Fostering Diversity through Outreach
The ACM community is as diverse as the subfields that comprise computer science, from educators and researchers in academia to practitioners in project management, industrial research, software development, engineering, and application design. This diversity extends to their gender, ethnicity, and geographic location. ACM advocates for these groups, which are often underrepresented, through national and local programs, councils, committees, and events.
ACM-W supports, celebrates, and advocates internationally for the full engagement of women in all aspects of the computing field, providing a wide range of programs and services to ACM members and working in the larger community to advance the contributions of technical women.
The Coalition to Diversify Computing (CDC) is a joint organization of ACM, the Computing Research Association (CRA) and the IEEE Computer Society (IEEE-CS). CDC seeks to address the shortage of highly trained scientists and engineers capable of understanding and implementing computing resources through the development of a diverse community of professionals that can effectively meet the computing demands of an evolving society. CDC projects target students and faculty with the intent of increasing the number of minorities successfully transitioning into computing-based careers in academia, federal laboratories and industry.
Richard Tapia Celebration of Diversity in Computing
Tapia brings together students, faculty, researchers, and professionals from all backgrounds and ethnicities to celebrate diversity in computing. The conference is named after Richard Tapia, a mathematician and professor in the Department of Computational and Applied Mathematics at Rice University, who was born to Mexican immigrant parents in Los Angeles, and who has led several programs that have brought recognition to the university's commitment to diversity.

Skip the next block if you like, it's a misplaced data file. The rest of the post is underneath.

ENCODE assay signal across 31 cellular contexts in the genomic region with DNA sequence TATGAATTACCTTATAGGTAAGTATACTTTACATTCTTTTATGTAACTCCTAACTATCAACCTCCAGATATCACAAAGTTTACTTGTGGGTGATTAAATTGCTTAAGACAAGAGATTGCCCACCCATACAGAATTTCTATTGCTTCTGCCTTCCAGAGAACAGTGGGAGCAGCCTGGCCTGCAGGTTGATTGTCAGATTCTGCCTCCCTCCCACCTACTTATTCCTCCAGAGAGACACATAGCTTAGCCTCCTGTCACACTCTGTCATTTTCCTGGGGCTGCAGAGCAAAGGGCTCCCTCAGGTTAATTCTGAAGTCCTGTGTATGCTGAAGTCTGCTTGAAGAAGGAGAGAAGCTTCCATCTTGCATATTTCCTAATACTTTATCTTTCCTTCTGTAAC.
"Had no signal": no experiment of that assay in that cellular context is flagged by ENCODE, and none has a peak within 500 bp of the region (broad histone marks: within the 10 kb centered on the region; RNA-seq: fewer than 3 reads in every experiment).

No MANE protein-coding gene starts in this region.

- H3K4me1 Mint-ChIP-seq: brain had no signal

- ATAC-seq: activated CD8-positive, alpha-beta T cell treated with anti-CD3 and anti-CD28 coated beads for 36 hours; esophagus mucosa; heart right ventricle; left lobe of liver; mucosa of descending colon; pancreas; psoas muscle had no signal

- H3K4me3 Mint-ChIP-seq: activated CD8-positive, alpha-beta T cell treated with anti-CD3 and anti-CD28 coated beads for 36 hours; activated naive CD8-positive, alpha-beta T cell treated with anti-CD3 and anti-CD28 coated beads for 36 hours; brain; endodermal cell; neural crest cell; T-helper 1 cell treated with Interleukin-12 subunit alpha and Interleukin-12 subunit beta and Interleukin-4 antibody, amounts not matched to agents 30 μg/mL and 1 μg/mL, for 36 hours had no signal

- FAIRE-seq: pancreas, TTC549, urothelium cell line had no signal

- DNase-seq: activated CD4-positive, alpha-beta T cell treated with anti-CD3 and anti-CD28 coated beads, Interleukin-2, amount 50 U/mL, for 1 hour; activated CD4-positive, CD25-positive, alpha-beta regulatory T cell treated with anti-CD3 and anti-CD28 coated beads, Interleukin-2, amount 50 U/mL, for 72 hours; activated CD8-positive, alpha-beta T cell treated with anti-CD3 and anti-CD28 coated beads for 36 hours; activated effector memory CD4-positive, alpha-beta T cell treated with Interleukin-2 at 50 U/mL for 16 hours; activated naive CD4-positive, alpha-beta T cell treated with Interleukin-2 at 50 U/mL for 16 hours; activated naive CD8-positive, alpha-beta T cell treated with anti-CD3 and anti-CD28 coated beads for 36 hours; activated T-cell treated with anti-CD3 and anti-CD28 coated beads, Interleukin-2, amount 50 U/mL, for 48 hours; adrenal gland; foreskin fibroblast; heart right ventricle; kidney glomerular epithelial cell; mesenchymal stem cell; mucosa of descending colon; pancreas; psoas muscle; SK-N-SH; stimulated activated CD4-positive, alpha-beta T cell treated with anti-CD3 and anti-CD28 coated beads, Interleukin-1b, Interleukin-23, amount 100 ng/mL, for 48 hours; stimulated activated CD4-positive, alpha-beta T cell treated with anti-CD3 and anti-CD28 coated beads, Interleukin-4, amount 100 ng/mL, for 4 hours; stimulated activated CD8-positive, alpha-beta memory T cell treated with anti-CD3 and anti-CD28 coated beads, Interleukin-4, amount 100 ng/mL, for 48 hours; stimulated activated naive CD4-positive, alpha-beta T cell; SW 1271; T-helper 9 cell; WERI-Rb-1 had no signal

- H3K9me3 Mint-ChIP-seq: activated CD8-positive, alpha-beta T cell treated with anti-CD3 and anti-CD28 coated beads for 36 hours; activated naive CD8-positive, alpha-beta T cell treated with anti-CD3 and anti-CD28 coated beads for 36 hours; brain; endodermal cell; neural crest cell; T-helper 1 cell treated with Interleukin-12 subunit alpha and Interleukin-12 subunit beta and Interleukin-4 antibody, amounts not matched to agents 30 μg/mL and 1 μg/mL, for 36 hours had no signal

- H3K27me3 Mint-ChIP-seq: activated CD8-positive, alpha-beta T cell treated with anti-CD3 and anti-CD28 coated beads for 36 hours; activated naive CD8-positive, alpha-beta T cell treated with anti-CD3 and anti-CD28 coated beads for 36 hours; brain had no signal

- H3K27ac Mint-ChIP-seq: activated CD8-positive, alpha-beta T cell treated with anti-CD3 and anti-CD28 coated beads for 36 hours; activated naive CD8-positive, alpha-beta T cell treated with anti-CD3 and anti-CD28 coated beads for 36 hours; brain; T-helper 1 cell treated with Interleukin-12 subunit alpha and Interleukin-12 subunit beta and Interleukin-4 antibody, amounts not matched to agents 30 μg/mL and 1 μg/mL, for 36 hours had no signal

Why I Belong to ACM
Hear from Bryan Cantrill, vice president of engineering at Joyent, Ben Fried chief information officer at Google, and Theo Schlossnagle, OmniTI founder on why they are members of ACM.
You can use your technical skills for social good and offer volunteer support on software development projects to organizations who could not otherwise afford it. SocialCoder connects volunteer programmers/software developers with registered charities and helps match them to suitable projects based on their skills, experience, and the causes they care about. Learn more about ACM’s new partnership with SocialCoder, and how you can get involved.
ACM's prestigious conferences and journals are seeking top-quality papers in all areas of computing and IT. It is now easier than ever to find the most appropriate venue for your research and publish with ACM.